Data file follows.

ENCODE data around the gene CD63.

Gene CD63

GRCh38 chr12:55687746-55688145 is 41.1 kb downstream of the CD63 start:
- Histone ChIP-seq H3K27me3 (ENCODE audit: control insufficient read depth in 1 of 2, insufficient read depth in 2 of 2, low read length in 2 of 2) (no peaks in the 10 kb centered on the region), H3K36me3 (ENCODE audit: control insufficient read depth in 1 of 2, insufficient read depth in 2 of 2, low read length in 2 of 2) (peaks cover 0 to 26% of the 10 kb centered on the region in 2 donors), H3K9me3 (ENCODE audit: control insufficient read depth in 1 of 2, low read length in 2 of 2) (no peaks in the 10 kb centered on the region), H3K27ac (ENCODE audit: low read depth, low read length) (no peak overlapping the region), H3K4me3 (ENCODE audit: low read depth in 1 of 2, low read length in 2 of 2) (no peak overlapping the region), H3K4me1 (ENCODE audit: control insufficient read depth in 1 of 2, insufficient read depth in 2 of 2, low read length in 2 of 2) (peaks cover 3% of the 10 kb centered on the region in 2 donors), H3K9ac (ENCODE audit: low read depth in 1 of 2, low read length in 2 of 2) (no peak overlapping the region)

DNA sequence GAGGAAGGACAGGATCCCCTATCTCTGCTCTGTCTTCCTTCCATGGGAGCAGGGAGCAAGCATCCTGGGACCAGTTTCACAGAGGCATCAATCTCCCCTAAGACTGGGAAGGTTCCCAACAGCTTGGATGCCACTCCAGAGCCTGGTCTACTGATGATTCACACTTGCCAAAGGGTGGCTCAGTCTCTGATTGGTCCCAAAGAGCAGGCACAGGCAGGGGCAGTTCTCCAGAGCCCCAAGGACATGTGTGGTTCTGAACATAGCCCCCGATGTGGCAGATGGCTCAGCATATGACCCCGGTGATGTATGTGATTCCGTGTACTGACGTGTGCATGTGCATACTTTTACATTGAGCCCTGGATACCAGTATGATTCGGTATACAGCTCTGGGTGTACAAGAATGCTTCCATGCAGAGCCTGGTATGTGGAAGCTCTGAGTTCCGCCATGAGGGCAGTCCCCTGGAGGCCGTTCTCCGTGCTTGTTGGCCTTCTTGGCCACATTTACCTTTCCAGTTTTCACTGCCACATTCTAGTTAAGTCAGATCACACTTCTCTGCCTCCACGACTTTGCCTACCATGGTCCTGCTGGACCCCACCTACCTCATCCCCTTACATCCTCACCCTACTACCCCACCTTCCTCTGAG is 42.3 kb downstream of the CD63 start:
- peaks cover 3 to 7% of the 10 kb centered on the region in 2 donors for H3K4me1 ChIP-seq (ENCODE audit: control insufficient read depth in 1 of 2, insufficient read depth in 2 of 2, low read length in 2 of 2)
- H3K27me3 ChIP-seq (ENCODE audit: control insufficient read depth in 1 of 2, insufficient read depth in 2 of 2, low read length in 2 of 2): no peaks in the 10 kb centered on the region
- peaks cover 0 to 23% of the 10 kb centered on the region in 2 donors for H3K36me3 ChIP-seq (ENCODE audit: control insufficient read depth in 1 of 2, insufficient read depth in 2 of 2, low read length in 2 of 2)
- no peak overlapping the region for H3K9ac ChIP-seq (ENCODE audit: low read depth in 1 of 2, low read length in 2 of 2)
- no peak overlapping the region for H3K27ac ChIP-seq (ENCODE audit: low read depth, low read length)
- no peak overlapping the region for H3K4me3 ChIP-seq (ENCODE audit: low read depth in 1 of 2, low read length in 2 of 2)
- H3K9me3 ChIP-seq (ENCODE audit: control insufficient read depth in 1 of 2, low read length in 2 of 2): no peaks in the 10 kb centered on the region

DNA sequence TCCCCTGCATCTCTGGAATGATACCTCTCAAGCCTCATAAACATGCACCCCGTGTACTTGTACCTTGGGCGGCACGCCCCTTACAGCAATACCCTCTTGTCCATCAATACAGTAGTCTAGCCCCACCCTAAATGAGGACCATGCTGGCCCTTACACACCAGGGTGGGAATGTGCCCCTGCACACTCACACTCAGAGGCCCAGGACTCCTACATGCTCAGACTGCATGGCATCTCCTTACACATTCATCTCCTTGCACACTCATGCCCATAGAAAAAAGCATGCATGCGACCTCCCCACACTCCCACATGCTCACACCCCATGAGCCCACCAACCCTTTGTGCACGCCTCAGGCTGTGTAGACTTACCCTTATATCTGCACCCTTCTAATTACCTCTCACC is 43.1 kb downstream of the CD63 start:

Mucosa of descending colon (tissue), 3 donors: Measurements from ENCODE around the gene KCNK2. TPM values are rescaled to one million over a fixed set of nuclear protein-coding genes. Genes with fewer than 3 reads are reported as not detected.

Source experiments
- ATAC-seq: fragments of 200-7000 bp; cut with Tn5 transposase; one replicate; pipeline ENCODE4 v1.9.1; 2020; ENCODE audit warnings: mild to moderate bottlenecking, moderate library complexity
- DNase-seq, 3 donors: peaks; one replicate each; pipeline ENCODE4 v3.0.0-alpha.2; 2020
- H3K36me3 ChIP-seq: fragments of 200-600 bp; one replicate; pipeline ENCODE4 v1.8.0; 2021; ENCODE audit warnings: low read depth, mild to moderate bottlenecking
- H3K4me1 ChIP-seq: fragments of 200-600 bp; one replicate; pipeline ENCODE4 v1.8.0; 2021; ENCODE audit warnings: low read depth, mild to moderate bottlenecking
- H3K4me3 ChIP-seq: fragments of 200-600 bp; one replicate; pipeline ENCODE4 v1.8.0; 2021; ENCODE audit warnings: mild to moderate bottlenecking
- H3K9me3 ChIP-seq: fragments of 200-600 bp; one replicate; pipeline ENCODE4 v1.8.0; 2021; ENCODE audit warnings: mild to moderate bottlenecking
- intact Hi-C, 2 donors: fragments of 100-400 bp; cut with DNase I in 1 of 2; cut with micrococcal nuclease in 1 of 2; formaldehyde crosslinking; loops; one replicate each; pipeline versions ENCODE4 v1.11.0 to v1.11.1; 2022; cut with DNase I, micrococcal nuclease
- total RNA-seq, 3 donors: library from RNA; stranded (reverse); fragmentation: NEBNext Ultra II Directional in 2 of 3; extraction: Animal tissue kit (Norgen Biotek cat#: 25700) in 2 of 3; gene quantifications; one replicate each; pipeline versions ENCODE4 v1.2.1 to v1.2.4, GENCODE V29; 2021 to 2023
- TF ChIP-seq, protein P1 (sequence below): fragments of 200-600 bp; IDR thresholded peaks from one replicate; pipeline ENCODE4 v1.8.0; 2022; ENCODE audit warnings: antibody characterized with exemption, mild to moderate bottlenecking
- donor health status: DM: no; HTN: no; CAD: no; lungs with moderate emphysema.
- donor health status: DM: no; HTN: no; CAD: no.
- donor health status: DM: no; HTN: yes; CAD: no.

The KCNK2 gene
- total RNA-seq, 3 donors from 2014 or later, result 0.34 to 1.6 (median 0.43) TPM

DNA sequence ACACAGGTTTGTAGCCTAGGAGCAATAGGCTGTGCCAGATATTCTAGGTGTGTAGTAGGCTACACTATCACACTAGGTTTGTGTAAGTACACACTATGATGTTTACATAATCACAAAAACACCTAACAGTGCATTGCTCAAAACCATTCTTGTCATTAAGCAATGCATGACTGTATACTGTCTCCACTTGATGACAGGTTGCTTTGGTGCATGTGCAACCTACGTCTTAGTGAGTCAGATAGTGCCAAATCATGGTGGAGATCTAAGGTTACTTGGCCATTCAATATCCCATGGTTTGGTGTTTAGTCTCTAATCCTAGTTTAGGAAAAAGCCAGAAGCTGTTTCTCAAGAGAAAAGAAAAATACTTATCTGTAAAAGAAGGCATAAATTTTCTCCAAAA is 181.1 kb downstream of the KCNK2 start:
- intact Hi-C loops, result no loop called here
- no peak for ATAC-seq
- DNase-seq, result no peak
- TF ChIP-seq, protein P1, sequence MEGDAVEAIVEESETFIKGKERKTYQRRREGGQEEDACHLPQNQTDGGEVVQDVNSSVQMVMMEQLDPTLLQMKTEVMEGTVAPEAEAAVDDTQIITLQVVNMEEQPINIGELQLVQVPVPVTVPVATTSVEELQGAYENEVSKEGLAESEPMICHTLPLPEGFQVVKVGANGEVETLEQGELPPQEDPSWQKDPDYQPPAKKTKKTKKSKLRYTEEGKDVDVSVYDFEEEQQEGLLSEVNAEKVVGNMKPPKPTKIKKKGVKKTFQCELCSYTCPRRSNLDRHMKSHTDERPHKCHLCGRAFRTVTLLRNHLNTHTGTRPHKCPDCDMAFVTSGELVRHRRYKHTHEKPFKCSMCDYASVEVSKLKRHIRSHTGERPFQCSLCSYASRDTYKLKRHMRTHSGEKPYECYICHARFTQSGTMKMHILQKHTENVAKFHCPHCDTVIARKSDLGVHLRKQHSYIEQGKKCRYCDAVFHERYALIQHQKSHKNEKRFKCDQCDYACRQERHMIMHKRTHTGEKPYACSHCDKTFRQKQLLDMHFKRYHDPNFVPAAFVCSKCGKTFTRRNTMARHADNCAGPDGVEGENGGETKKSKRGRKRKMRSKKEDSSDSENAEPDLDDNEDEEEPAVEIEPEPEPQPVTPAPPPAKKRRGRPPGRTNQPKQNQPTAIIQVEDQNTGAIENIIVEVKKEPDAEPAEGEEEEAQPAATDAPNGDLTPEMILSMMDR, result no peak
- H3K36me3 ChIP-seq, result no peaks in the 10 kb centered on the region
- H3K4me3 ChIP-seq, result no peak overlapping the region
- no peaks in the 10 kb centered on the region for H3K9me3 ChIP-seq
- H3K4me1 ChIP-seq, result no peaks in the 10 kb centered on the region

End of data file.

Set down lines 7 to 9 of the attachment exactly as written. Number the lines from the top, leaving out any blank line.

- H3K27me3 ChIP-seq (ENCODE audit: control insufficient read depth in 1 of 2, insufficient read depth in 2 of 2, low read length in 2 of 2): no peaks in the 10 kb centered on the region
- peaks cover 0 to 23% of the 10 kb centered on the region in 2 donors for H3K36me3 ChIP-seq (ENCODE audit: control insufficient read depth in 1 of 2, insufficient read depth in 2 of 2, low read length in 2 of 2)
- no peak overlapping the region for H3K9ac ChIP-seq (ENCODE audit: low read depth in 1 of 2, low read length in 2 of 2)